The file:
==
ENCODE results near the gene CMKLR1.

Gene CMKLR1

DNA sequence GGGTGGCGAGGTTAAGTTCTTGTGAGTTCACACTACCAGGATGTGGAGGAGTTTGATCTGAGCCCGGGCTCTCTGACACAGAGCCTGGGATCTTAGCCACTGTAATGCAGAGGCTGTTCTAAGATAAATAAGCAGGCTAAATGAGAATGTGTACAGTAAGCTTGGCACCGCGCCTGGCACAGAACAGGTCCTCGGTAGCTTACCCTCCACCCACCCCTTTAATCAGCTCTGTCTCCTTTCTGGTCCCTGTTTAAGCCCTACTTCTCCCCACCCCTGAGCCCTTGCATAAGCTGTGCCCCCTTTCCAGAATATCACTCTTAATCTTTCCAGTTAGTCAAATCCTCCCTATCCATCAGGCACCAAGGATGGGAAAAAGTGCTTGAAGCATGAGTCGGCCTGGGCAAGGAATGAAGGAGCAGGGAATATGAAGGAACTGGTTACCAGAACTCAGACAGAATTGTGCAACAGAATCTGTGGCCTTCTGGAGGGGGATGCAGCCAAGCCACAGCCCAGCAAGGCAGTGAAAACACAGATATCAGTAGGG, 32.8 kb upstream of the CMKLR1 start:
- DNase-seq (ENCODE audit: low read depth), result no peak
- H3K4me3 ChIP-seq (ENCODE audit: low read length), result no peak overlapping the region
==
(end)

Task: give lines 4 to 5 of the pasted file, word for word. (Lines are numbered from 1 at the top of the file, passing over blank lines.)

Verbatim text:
- DNase-seq (ENCODE audit: low read depth), result no peak
- H3K4me3 ChIP-seq (ENCODE audit: low read length), result no peak overlapping the region